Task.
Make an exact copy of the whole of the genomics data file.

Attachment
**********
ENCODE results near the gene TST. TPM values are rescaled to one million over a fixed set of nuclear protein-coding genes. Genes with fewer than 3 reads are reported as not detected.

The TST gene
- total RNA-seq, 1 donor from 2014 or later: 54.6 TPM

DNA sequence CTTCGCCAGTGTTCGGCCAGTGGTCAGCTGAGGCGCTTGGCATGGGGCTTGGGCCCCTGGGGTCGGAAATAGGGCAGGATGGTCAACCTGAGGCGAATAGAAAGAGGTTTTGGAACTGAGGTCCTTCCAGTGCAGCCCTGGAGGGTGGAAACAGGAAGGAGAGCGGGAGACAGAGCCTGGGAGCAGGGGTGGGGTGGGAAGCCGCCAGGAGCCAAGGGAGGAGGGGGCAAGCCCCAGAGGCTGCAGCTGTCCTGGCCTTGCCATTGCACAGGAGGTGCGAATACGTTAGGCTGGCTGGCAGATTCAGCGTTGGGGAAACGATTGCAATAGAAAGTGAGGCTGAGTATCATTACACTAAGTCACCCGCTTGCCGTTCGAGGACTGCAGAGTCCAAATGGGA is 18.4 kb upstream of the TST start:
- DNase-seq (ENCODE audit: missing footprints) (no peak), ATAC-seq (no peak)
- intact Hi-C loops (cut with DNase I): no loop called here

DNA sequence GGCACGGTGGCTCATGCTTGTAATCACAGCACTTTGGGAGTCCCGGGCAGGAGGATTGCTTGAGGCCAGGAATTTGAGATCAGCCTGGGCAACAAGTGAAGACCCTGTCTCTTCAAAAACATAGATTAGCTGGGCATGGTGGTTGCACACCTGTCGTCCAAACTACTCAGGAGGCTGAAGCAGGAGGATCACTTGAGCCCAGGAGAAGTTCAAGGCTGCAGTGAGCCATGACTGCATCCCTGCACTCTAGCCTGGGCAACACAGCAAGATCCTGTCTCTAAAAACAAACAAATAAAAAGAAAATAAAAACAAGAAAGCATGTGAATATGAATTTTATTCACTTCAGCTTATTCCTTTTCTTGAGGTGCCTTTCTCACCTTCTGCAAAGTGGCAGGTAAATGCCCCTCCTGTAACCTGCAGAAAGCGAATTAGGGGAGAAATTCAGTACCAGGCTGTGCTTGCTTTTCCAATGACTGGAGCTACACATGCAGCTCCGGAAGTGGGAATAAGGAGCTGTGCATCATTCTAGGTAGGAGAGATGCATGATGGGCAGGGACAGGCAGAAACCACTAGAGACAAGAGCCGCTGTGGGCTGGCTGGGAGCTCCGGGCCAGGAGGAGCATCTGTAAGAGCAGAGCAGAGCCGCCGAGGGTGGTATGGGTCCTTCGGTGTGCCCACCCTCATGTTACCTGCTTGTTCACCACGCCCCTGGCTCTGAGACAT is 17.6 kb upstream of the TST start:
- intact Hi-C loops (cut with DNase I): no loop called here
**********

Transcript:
ENCODE results near the gene TST. TPM values are rescaled to one million over a fixed set of nuclear protein-coding genes. Genes with fewer than 3 reads are reported as not detected.

The TST gene
- total RNA-seq, 1 donor from 2014 or later: 54.6 TPM

DNA sequence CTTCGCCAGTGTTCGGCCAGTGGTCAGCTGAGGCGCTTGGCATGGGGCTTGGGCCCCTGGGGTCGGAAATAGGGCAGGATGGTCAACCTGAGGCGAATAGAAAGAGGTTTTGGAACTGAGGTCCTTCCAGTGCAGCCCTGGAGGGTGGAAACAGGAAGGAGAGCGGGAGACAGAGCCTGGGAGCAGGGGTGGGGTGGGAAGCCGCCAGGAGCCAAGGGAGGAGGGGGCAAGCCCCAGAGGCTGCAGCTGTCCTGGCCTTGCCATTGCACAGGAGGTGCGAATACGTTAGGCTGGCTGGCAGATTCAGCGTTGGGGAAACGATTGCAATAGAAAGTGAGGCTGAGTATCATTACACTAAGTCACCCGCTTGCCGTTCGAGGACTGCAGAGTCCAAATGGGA is 18.4 kb upstream of the TST start:
- DNase-seq (ENCODE audit: missing footprints) (no peak), ATAC-seq (no peak)
- intact Hi-C loops (cut with DNase I): no loop called here

DNA sequence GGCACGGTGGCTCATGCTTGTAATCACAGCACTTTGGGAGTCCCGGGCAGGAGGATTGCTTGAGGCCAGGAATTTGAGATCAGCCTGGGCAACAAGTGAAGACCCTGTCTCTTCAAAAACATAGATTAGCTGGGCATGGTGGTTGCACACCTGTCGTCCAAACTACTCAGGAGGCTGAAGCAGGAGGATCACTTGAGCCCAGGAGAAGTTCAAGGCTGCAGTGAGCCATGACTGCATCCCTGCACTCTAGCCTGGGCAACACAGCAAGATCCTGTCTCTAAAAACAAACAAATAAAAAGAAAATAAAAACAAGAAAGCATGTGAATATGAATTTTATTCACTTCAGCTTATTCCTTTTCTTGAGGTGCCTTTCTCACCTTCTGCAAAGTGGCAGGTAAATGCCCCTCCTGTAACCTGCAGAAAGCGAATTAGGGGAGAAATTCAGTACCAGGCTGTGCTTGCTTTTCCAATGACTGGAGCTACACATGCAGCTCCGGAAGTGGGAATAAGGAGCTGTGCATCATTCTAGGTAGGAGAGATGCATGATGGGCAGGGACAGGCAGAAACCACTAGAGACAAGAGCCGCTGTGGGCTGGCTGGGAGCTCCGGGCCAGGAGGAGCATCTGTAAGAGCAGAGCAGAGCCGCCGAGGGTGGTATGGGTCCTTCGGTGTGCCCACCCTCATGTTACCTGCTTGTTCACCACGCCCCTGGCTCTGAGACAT is 17.6 kb upstream of the TST start:
- intact Hi-C loops (cut with DNase I): no loop called here